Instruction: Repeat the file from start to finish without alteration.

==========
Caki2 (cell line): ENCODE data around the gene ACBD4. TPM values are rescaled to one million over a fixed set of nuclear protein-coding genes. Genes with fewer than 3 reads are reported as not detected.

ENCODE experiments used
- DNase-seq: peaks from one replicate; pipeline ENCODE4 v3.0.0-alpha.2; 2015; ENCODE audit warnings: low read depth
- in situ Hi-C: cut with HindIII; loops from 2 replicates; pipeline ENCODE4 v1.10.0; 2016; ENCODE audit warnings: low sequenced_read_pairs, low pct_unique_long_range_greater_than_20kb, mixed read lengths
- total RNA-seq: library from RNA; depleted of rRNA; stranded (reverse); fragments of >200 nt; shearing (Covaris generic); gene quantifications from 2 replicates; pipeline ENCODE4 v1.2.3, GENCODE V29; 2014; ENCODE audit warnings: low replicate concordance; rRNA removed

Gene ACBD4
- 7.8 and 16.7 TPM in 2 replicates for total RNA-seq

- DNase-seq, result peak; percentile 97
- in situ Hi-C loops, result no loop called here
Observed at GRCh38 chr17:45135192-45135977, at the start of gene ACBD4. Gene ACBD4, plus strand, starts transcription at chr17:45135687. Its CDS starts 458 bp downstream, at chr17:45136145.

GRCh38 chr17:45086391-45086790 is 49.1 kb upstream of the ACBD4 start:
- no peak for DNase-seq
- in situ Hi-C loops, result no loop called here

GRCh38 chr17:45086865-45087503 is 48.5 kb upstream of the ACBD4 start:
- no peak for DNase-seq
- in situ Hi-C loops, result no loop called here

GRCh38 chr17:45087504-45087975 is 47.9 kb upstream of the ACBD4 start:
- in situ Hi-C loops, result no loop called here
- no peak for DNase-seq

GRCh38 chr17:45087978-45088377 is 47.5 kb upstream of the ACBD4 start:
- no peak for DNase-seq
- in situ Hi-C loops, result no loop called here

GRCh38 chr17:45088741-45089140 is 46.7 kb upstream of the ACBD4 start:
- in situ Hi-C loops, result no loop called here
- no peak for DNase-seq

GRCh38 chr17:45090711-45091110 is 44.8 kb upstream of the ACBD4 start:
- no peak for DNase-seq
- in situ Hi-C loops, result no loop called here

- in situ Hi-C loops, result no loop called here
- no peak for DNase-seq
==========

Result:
Caki2 (cell line): ENCODE data around the gene ACBD4. TPM values are rescaled to one million over a fixed set of nuclear protein-coding genes. Genes with fewer than 3 reads are reported as not detected.

ENCODE experiments used
- DNase-seq: peaks from one replicate; pipeline ENCODE4 v3.0.0-alpha.2; 2015; ENCODE audit warnings: low read depth
- in situ Hi-C: cut with HindIII; loops from 2 replicates; pipeline ENCODE4 v1.10.0; 2016; ENCODE audit warnings: low sequenced_read_pairs, low pct_unique_long_range_greater_than_20kb, mixed read lengths
- total RNA-seq: library from RNA; depleted of rRNA; stranded (reverse); fragments of >200 nt; shearing (Covaris generic); gene quantifications from 2 replicates; pipeline ENCODE4 v1.2.3, GENCODE V29; 2014; ENCODE audit warnings: low replicate concordance; rRNA removed

Gene ACBD4
- 7.8 and 16.7 TPM in 2 replicates for total RNA-seq

- DNase-seq, result peak; percentile 97
- in situ Hi-C loops, result no loop called here
Observed at GRCh38 chr17:45135192-45135977, at the start of gene ACBD4. Gene ACBD4, plus strand, starts transcription at chr17:45135687. Its CDS starts 458 bp downstream, at chr17:45136145.

GRCh38 chr17:45086391-45086790 is 49.1 kb upstream of the ACBD4 start:
- no peak for DNase-seq
- in situ Hi-C loops, result no loop called here

GRCh38 chr17:45086865-45087503 is 48.5 kb upstream of the ACBD4 start:
- no peak for DNase-seq
- in situ Hi-C loops, result no loop called here

GRCh38 chr17:45087504-45087975 is 47.9 kb upstream of the ACBD4 start:
- in situ Hi-C loops, result no loop called here
- no peak for DNase-seq

GRCh38 chr17:45087978-45088377 is 47.5 kb upstream of the ACBD4 start:
- no peak for DNase-seq
- in situ Hi-C loops, result no loop called here

GRCh38 chr17:45088741-45089140 is 46.7 kb upstream of the ACBD4 start:
- in situ Hi-C loops, result no loop called here
- no peak for DNase-seq

GRCh38 chr17:45090711-45091110 is 44.8 kb upstream of the ACBD4 start:
- no peak for DNase-seq
- in situ Hi-C loops, result no loop called here

- in situ Hi-C loops, result no loop called here
- no peak for DNase-seq